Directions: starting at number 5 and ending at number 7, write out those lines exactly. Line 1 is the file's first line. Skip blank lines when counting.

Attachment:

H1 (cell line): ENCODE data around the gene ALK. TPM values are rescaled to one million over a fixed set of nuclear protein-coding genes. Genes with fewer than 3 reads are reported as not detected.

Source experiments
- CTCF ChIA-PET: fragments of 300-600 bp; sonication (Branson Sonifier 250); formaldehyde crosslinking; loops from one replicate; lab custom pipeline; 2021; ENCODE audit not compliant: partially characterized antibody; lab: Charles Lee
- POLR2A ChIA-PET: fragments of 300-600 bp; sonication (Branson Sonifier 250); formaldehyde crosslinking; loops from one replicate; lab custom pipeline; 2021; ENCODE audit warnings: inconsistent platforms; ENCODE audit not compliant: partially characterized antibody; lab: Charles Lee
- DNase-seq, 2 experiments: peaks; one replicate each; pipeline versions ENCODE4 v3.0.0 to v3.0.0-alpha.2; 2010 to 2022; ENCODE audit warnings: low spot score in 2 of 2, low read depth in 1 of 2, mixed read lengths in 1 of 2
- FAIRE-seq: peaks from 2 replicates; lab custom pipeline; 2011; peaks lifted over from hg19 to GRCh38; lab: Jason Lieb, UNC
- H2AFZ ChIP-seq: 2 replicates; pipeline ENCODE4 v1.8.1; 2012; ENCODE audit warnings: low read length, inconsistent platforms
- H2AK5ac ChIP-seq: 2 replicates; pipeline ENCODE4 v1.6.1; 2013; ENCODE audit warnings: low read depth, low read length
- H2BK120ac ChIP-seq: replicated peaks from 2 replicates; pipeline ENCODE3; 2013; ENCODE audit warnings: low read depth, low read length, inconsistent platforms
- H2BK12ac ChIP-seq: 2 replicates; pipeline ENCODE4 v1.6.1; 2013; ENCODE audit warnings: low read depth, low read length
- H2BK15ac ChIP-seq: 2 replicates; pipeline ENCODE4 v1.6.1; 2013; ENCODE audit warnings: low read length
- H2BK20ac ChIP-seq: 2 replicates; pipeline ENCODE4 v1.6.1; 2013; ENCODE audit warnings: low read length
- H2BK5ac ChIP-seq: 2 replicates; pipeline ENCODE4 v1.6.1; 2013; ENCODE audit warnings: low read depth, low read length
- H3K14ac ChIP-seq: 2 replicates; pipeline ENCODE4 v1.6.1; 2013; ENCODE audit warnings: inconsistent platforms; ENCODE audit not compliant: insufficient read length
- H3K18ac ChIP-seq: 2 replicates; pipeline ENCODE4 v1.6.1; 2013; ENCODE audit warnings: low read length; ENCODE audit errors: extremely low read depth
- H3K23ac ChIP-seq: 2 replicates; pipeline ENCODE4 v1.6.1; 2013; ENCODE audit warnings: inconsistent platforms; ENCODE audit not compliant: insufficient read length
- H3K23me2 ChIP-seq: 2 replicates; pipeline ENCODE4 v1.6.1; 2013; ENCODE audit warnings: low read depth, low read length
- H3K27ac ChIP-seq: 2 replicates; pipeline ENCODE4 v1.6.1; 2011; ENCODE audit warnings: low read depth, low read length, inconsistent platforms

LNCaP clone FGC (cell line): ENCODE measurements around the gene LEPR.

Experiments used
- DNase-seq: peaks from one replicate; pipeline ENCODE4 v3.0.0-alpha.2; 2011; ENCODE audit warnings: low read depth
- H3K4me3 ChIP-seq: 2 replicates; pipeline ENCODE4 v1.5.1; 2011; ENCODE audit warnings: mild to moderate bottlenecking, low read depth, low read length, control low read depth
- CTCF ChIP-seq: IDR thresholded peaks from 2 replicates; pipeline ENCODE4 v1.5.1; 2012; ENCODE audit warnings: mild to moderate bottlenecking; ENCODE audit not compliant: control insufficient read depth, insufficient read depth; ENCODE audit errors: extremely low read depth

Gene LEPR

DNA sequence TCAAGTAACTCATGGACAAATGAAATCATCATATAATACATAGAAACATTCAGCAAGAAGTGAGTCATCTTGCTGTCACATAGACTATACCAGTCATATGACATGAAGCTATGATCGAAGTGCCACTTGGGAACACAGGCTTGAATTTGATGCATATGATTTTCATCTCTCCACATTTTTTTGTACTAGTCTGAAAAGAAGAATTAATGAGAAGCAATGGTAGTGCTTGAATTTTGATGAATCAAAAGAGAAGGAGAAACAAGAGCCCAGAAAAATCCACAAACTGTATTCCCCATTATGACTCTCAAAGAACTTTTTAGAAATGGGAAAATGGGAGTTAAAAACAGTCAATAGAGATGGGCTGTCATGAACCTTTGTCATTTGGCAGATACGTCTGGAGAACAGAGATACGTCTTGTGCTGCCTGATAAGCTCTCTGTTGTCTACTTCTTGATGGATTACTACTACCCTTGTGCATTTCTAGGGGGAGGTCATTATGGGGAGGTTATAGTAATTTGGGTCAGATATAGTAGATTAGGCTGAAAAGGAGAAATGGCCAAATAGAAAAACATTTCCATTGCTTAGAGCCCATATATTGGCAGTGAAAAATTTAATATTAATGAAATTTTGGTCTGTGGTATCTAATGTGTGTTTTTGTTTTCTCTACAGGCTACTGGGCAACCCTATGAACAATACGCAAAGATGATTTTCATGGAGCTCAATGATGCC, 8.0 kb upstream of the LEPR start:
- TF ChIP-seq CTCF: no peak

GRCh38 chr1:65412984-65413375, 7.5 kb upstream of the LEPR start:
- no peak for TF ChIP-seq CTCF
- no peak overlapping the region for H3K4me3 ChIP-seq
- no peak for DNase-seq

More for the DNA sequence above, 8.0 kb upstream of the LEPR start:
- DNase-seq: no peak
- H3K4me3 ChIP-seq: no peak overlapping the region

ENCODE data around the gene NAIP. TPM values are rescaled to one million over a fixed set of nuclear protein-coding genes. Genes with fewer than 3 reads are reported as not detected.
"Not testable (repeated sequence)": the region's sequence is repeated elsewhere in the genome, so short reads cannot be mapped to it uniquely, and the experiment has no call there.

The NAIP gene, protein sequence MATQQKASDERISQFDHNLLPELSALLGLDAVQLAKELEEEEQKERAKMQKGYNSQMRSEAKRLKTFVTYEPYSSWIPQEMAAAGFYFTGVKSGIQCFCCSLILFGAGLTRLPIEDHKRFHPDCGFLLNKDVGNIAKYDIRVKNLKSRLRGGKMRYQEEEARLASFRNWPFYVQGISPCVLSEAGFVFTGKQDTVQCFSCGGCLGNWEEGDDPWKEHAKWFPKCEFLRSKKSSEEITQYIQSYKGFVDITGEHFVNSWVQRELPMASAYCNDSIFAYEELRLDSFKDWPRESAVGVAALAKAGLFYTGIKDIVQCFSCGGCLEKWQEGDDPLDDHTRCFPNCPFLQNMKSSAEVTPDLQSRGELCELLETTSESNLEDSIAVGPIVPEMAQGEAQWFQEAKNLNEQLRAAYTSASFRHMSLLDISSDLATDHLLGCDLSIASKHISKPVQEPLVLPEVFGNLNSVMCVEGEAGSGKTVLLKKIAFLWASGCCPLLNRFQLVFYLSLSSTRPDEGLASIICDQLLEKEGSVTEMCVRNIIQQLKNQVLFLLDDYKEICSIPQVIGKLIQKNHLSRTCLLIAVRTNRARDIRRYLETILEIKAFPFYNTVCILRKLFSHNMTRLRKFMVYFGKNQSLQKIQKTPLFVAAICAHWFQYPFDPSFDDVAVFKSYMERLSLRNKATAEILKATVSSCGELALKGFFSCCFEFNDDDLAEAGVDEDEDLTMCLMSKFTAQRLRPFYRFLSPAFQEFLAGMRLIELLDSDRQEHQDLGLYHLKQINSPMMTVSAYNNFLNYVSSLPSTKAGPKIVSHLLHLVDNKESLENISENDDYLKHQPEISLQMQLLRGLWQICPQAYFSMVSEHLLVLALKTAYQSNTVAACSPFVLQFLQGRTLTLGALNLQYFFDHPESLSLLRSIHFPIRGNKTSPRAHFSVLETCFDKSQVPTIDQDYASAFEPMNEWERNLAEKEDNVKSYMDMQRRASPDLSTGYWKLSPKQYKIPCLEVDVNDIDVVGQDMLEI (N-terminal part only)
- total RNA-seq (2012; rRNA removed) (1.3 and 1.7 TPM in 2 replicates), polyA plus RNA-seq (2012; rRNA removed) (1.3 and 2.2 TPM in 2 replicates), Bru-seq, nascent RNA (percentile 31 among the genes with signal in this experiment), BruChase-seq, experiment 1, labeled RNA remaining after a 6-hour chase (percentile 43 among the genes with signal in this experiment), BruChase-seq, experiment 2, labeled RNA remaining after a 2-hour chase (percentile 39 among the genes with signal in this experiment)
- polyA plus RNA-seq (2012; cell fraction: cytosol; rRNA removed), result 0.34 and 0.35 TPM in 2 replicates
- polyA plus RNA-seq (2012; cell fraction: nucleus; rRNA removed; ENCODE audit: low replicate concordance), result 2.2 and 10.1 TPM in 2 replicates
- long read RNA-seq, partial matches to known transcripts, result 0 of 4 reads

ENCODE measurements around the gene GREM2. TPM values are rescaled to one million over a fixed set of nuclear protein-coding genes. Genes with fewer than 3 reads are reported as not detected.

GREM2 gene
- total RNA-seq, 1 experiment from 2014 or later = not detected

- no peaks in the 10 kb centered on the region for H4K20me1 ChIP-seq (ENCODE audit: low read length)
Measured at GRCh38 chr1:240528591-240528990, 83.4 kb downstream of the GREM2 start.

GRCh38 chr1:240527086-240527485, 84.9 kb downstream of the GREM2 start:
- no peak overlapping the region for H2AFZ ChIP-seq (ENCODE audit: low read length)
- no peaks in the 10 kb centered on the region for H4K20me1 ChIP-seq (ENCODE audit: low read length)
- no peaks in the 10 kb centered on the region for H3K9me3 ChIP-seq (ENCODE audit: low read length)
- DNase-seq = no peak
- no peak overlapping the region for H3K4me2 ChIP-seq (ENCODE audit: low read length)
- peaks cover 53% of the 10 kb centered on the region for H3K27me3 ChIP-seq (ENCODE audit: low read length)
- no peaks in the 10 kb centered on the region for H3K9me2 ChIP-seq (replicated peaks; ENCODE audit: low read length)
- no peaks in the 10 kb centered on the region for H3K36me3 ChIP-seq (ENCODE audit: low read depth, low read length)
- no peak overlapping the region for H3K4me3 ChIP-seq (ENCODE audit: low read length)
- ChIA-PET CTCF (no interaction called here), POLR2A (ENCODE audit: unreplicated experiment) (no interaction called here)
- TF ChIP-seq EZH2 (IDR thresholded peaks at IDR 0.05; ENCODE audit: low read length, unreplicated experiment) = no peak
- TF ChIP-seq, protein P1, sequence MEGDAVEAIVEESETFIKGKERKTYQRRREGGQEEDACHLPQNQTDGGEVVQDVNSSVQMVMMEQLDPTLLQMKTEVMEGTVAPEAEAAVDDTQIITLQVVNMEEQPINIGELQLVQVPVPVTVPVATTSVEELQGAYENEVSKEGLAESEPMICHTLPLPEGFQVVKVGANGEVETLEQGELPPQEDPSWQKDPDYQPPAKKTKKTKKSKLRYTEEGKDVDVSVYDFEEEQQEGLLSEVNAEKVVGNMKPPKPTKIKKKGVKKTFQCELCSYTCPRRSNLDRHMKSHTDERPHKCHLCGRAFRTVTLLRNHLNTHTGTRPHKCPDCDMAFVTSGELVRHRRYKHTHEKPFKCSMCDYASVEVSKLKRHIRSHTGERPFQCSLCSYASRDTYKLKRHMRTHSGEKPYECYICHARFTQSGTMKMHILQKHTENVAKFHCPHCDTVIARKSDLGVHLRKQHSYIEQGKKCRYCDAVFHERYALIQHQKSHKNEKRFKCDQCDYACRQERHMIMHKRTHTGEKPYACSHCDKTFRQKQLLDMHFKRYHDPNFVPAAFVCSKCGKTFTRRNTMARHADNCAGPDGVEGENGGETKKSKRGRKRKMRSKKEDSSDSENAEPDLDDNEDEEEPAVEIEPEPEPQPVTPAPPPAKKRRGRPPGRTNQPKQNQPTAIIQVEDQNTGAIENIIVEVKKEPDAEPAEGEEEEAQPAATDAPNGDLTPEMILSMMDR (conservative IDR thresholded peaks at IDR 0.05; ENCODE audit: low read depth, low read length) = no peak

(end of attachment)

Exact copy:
- DNase-seq, 2 experiments: peaks; one replicate each; pipeline versions ENCODE4 v3.0.0 to v3.0.0-alpha.2; 2010 to 2022; ENCODE audit warnings: low spot score in 2 of 2, low read depth in 1 of 2, mixed read lengths in 1 of 2
- FAIRE-seq: peaks from 2 replicates; lab custom pipeline; 2011; peaks lifted over from hg19 to GRCh38; lab: Jason Lieb, UNC
- H2AFZ ChIP-seq: 2 replicates; pipeline ENCODE4 v1.8.1; 2012; ENCODE audit warnings: low read length, inconsistent platforms